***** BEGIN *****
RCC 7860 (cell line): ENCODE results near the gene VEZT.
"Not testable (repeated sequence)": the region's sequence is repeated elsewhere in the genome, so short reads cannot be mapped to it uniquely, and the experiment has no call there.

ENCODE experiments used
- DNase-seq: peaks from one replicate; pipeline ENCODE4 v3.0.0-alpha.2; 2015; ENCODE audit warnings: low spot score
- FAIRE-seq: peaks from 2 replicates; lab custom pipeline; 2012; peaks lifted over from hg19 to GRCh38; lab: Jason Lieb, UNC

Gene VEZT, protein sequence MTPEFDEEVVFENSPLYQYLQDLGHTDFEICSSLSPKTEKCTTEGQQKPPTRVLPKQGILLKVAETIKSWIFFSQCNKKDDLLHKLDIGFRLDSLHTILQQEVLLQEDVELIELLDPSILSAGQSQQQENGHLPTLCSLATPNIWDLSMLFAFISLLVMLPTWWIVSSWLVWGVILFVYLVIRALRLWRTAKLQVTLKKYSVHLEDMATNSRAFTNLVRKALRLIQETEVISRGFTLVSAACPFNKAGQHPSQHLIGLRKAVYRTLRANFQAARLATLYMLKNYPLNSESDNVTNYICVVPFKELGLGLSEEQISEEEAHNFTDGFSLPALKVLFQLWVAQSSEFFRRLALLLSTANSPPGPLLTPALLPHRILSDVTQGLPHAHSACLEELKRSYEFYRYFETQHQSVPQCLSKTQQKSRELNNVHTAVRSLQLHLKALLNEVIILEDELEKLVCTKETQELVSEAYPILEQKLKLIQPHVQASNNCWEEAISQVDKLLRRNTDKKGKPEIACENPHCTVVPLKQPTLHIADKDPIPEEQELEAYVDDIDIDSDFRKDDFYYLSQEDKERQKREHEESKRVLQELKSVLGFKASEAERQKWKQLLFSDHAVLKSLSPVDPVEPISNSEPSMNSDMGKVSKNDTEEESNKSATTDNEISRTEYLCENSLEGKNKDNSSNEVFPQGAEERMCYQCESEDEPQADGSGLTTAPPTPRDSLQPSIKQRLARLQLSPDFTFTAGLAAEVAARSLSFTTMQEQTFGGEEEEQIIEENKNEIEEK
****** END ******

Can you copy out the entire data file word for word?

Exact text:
RCC 7860 (cell line): ENCODE results near the gene VEZT.
"Not testable (repeated sequence)": the region's sequence is repeated elsewhere in the genome, so short reads cannot be mapped to it uniquely, and the experiment has no call there.

ENCODE experiments used
- DNase-seq: peaks from one replicate; pipeline ENCODE4 v3.0.0-alpha.2; 2015; ENCODE audit warnings: low spot score
- FAIRE-seq: peaks from 2 replicates; lab custom pipeline; 2012; peaks lifted over from hg19 to GRCh38; lab: Jason Lieb, UNC

Gene VEZT, protein sequence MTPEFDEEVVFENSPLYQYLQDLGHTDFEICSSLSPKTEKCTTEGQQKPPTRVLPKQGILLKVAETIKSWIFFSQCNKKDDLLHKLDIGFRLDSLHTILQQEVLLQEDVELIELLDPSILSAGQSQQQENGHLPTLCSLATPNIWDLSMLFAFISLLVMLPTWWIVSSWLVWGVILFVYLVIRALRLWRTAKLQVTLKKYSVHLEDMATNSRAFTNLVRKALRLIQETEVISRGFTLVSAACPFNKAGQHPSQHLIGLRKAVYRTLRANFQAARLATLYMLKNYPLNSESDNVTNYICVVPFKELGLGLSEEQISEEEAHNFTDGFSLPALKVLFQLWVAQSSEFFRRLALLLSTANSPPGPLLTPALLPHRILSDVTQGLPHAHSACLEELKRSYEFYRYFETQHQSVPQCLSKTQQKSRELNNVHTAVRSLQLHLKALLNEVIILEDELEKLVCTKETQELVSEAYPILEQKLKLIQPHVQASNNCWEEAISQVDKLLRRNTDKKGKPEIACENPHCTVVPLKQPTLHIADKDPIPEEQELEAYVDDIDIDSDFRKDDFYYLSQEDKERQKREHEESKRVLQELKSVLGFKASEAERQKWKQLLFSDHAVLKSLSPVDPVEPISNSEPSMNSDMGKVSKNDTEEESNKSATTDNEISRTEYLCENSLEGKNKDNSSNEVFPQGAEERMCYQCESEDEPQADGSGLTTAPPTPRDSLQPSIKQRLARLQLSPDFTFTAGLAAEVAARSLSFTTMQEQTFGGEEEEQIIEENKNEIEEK